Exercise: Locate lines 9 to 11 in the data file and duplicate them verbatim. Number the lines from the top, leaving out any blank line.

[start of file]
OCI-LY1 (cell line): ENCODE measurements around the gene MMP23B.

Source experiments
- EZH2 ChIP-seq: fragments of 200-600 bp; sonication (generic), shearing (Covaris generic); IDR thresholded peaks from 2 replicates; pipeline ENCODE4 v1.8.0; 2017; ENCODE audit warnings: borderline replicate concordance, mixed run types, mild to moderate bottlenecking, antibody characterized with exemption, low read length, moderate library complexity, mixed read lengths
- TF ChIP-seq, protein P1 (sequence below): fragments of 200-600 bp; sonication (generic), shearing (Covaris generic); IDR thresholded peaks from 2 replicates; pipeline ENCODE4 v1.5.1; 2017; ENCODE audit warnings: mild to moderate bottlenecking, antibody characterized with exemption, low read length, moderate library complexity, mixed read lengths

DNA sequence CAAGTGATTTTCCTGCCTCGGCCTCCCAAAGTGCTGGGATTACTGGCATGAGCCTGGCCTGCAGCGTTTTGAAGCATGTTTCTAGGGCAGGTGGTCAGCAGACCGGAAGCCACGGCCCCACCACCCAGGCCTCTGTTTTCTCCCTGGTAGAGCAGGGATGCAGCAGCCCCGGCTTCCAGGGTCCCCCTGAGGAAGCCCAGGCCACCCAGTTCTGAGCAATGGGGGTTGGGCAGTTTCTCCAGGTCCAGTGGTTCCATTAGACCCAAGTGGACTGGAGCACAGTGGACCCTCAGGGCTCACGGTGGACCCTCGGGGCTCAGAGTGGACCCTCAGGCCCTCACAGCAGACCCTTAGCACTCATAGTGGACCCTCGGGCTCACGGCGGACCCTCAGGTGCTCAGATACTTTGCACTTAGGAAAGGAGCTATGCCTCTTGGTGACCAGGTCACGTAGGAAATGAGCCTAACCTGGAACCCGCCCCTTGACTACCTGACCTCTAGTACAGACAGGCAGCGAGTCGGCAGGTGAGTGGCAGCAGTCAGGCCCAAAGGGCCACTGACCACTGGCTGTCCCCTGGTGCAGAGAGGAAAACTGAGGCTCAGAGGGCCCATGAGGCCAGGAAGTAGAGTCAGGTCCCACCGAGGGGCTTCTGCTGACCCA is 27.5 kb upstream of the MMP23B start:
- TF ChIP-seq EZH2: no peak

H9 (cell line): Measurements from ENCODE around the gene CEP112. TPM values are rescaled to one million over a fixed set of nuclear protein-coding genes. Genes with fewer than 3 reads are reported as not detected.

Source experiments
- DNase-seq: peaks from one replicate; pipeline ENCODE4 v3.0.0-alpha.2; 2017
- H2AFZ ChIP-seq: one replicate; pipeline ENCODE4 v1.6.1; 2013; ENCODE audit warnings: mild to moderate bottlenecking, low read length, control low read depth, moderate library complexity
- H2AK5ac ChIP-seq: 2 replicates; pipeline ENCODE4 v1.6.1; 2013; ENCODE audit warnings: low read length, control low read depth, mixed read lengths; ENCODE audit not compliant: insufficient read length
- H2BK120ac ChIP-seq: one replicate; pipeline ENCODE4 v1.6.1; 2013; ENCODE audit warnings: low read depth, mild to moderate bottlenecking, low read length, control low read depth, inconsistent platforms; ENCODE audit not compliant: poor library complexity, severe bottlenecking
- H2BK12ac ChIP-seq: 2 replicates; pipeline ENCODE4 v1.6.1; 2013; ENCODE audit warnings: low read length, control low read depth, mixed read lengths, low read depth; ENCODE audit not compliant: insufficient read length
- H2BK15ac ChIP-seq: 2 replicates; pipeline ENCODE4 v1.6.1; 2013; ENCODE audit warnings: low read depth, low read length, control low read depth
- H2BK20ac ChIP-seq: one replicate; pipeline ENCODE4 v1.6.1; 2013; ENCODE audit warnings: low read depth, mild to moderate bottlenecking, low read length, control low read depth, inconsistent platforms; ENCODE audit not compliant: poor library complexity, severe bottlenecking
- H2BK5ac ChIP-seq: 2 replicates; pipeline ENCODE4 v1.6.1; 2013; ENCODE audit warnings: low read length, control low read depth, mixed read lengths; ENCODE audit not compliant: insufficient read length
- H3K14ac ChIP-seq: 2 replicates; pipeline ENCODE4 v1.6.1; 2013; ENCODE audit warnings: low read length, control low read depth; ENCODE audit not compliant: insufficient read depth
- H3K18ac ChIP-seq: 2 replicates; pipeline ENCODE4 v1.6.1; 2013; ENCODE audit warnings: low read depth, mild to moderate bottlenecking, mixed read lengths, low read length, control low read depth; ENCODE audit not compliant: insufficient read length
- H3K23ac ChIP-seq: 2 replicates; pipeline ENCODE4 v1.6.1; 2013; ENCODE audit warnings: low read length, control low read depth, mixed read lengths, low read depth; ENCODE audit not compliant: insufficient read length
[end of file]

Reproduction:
- DNase-seq: peaks from one replicate; pipeline ENCODE4 v3.0.0-alpha.2; 2017
- H2AFZ ChIP-seq: one replicate; pipeline ENCODE4 v1.6.1; 2013; ENCODE audit warnings: mild to moderate bottlenecking, low read length, control low read depth, moderate library complexity
- H2AK5ac ChIP-seq: 2 replicates; pipeline ENCODE4 v1.6.1; 2013; ENCODE audit warnings: low read length, control low read depth, mixed read lengths; ENCODE audit not compliant: insufficient read length